Monkey Mia, a small fishing camp on Australia's Shark Bay, has been home to friendly wild dolphins for 50 years. These dolphins voluntarily enter shallow water to interact with humans, and then rejoin their lessfriendly compatriots in the wild. Smolker, a student at UCSC, heard about the Monkey Mia dolphins and immediately decided to study them. What followed was 15 years of research, delightfully described here. Smolker has the ability to take the reader with her as she wades into the water to visit the dolphins, learns how to tell them apart, and studies their interactions with humans and with each other. Her descriptions of the highs (a mother dolphin bringing her hoursold baby to see the humans) and lows (lack of steady research funding) of field work, mixed with the excitement of meeting dolphins close up, makes for entrancing reading. Recommended for all libraries. --Nancy Bent

Publisher's Weekly Review

In the tradition of When Elephants Weep by Susan McCarthy and Jeffrey Moussaieff Masson, biologist Smolker provides an intimate, engaging glimpse into the world of wild dolphins. In 1982, Smolker sold all her possessions and traveled to Monkey Mia, a remote beach in western Australia where people frequently encounter wild dolphins. For 15 years, her team collected data on dolphin existence: their sophisticated social structures; their vocal and mimetic skills enabling communication; and their clever predatory techniques, including the use of tools and sound to capture fish. Smolker and her colleagues identified more than 200 individual dolphins, among whom she discerned a host of distinct personalities. Among them was Holeyfin, the "grand old matriarch" of Monkey Mia, and her daughters Nicky, who relishes rough-and-tumble play, and "gorgeous, energetic" Holly, with whom the author often frolicked. Such character sketches and a wealth of well-told anecdotes enliven the book's more technical material, most of which reinforces common ideas about dolphin intelligence and friendliness, with additional findings on male dolphins' violence toward female dolphins during mating. Most disturbing are the deaths of some dolphins, for which Smolker blames overflow from a beachside tourist facility's septic tank. Her worry for the safety of her cetacean acquaintances lends gravity to this animated, empathetic account of life among Flipper's wild kin. (Mar. 20) (c) Copyright PWxyz, LLC. All rights reserved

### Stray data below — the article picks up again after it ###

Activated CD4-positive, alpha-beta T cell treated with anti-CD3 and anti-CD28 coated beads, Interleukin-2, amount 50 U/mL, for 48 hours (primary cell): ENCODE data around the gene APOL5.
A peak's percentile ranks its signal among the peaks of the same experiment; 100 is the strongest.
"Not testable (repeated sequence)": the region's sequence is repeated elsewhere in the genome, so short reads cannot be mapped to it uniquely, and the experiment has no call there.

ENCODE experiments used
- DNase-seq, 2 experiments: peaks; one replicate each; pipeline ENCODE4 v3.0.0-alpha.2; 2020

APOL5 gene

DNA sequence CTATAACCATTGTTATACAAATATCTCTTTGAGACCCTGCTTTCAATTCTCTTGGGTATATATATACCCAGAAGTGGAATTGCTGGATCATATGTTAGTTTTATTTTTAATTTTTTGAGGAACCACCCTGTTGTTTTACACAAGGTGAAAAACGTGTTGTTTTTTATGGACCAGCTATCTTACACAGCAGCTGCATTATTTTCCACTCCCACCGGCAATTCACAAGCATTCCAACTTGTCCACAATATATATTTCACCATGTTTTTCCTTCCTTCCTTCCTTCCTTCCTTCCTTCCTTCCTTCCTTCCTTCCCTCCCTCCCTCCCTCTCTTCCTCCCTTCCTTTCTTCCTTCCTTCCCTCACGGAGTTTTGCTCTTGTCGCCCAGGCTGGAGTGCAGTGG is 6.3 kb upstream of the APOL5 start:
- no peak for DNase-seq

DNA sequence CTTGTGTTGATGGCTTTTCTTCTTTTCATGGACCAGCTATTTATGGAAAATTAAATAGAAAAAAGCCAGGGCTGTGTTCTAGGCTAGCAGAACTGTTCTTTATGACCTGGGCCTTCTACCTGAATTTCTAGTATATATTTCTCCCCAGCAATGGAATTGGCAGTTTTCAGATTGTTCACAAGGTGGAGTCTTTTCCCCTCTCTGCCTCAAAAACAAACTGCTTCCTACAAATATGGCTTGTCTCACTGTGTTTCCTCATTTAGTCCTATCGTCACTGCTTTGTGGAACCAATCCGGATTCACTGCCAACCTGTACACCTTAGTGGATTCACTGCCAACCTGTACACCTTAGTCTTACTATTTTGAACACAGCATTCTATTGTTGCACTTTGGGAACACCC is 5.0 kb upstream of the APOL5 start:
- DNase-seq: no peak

Library Journal Review